If you know anything about me, you know that I’m always looking for the best systems to achieve. I’m constantly doing research, asking professionals, taking online courses, and creating/tweaking my own systems in order to learn how I can achieve more efficiently, effectively, and intentionally.
While I love my planner for its system of keeping everything streamlined and in one place, my life is not all in one place right now. I’ve got so much going on with college applications, five AP courses, my business, and extracurricular activities, that five lines in a day with a box just wasn’t cutting it for me.
So, I went to the Internet. There are tons of online programs and apps for task management, and I’ve probably tried most of them. One in particular has been my go-to lately, and it’s been a game changer for my life, business, and clubs.
It’s called Trello.
In Trello, you create “Boards” with “Cards” that you can break down into tasks and due dates. I’ve been using Trello to manage EVERYTHING. It’s a system I have to keep up with, but it’s so easy to use and gives me a clear idea of what I need to do and when, as well as gives me satisfaction of achievement.
Here’s a look at my Trello board:
I use a board each week, and then create cards based on categories in my life. For me, this includes: school, business, college, work, clubs, personal, and the satisfactory done list.
How each of these lists break down is a bit different, so I’m going to explain each method:
- School – of course, I categorize this card based on class. Within each class, I have a task list for the week with deadlines. This helps me break everything down for each class into manageable lists each day. I do transfer these items onto my paper planner because that’s how I prefer to do my schoolwork.
- Business – I break this list down into project cards with deadlines. Generally, I will have some small scale or larger scale project I’m working on for my business. Right now I’m juggling a few. Then, I’m able to prioritize and track my progress on each of those cards.
- College – There’s a lot that goes into college applications. I put each aspect of the applications that I’m currently working on in my Trello as a card, then break that up with deadlines. You can read more about how I’m handling the college process here.
- Work – I am currently employed as an intern and I do freelance work, so anything that shows up with that will go here. I do it in terms of projects similar to the system in the business category.
- Clubs – this section is similar to the school section in that I put each club down, then break each club down into meetings or projects with deadlines.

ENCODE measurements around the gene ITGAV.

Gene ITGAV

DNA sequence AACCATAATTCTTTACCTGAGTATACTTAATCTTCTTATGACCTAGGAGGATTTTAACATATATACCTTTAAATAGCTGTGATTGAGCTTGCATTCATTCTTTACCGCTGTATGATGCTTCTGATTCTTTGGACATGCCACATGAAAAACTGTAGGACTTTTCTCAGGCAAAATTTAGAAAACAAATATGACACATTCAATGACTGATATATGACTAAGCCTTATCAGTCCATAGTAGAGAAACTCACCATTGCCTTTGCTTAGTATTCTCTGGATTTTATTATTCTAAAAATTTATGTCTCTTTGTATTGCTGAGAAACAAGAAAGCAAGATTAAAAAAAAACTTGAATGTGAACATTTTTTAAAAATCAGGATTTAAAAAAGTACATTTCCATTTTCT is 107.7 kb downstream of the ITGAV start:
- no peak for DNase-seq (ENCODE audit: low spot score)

- Personal – this is a catch-all for those little things that just don’t fit in any other category. This could include smaller tasks like doing laundry or cleaning off my desk or clearing my personal inbox.
This system may seem like a lot at first but having everything that I’m working on in one place makes me feel in control of my life. It’s all right there, I’m not forgetting anything. Before, I would like to compartmentalize, but now I’m liking to see how all aspects of my life are balancing with each other.
To keep up with this system, I will spend about 10 minutes each day updating it and adding to it, although it’s a great place to put tasks down when they pop up throughout the day. I have the app on both my phones and it’s the first thing I pull up when I turn my computer on in the morning.
Then, when I sit down to do work, I start with the deadline tasks (they will appear in orange or red) to ensure I’m not going to miss any deadlines, finish all homework tasks for the day, and generally pick one or two other projects to make progress on with any remaining time I have.
This program was a game-changer for me. It’s the easiest system I’ve found to prioritize tasks effectively. It ensures that I get the most urgent and important tasks done first.
Because I’m loving this program so much, I’m offering you a limited-time offer to create you your own personalized Trello system using everything I’ve learned about the program. So far, I’ve established a Trello for two of my peers with great results. Both students felt like they had things under control after getting it all laid out on Trello.
Here’s the link to reserve your consult and full access to edit the Trello board I will create for you. I am limiting the number of people I’m doing this for, so act fast!